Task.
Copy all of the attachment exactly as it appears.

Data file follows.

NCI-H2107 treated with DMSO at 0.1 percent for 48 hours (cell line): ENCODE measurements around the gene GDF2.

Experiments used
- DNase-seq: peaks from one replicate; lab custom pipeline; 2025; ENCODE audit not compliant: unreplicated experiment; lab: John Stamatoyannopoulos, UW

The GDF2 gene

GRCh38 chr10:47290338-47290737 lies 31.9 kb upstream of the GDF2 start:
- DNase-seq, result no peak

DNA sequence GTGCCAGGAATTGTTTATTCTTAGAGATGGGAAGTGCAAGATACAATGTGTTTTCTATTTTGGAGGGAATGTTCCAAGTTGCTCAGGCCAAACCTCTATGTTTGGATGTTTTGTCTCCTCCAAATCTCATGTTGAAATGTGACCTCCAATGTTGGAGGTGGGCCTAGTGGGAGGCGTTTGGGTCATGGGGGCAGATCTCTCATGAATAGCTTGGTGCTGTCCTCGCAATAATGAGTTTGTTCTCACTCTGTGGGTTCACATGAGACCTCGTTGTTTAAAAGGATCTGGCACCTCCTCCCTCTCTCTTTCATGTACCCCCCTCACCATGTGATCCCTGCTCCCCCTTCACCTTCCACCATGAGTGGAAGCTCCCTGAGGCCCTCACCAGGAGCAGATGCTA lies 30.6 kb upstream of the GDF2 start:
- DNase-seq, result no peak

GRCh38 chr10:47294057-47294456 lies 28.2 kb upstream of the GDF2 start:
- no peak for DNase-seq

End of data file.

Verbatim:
NCI-H2107 treated with DMSO at 0.1 percent for 48 hours (cell line): ENCODE measurements around the gene GDF2.

Experiments used
- DNase-seq: peaks from one replicate; lab custom pipeline; 2025; ENCODE audit not compliant: unreplicated experiment; lab: John Stamatoyannopoulos, UW

The GDF2 gene

GRCh38 chr10:47290338-47290737 lies 31.9 kb upstream of the GDF2 start:
- DNase-seq, result no peak

DNA sequence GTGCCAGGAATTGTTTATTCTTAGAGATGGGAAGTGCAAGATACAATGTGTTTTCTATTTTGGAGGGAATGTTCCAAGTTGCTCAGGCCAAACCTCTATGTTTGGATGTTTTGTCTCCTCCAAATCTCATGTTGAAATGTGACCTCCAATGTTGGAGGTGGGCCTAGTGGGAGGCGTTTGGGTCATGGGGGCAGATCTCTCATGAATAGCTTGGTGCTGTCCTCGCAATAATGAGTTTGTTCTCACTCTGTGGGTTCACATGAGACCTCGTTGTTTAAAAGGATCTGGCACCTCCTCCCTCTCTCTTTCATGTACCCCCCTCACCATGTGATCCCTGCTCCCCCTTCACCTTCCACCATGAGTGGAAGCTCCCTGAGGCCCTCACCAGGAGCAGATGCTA lies 30.6 kb upstream of the GDF2 start:
- DNase-seq, result no peak

GRCh38 chr10:47294057-47294456 lies 28.2 kb upstream of the GDF2 start:
- no peak for DNase-seq